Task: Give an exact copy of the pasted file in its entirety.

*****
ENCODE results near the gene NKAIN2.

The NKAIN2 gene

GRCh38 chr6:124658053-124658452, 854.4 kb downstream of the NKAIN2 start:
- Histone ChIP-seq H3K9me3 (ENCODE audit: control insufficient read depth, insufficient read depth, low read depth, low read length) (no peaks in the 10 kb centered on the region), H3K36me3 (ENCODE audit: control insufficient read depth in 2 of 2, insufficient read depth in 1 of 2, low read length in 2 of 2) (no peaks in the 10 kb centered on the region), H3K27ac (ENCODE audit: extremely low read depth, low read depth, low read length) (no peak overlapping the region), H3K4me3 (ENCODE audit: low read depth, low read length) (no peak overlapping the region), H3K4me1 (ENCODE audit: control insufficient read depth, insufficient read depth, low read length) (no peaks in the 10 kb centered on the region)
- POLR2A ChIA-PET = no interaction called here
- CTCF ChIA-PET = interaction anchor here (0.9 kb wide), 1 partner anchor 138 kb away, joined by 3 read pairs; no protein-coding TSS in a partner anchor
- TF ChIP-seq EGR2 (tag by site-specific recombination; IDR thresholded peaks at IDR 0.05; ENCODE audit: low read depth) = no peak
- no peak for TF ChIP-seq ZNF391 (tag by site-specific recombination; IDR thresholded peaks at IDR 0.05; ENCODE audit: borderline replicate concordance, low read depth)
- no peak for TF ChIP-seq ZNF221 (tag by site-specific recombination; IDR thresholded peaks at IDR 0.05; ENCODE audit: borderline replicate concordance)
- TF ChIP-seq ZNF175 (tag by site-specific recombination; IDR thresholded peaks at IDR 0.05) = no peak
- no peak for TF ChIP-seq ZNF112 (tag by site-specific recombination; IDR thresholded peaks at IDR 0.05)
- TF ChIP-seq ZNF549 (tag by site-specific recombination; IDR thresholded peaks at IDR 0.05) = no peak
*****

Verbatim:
ENCODE results near the gene NKAIN2.

The NKAIN2 gene

GRCh38 chr6:124658053-124658452, 854.4 kb downstream of the NKAIN2 start:
- Histone ChIP-seq H3K9me3 (ENCODE audit: control insufficient read depth, insufficient read depth, low read depth, low read length) (no peaks in the 10 kb centered on the region), H3K36me3 (ENCODE audit: control insufficient read depth in 2 of 2, insufficient read depth in 1 of 2, low read length in 2 of 2) (no peaks in the 10 kb centered on the region), H3K27ac (ENCODE audit: extremely low read depth, low read depth, low read length) (no peak overlapping the region), H3K4me3 (ENCODE audit: low read depth, low read length) (no peak overlapping the region), H3K4me1 (ENCODE audit: control insufficient read depth, insufficient read depth, low read length) (no peaks in the 10 kb centered on the region)
- POLR2A ChIA-PET = no interaction called here
- CTCF ChIA-PET = interaction anchor here (0.9 kb wide), 1 partner anchor 138 kb away, joined by 3 read pairs; no protein-coding TSS in a partner anchor
- TF ChIP-seq EGR2 (tag by site-specific recombination; IDR thresholded peaks at IDR 0.05; ENCODE audit: low read depth) = no peak
- no peak for TF ChIP-seq ZNF391 (tag by site-specific recombination; IDR thresholded peaks at IDR 0.05; ENCODE audit: borderline replicate concordance, low read depth)
- no peak for TF ChIP-seq ZNF221 (tag by site-specific recombination; IDR thresholded peaks at IDR 0.05; ENCODE audit: borderline replicate concordance)
- TF ChIP-seq ZNF175 (tag by site-specific recombination; IDR thresholded peaks at IDR 0.05) = no peak
- no peak for TF ChIP-seq ZNF112 (tag by site-specific recombination; IDR thresholded peaks at IDR 0.05)
- TF ChIP-seq ZNF549 (tag by site-specific recombination; IDR thresholded peaks at IDR 0.05) = no peak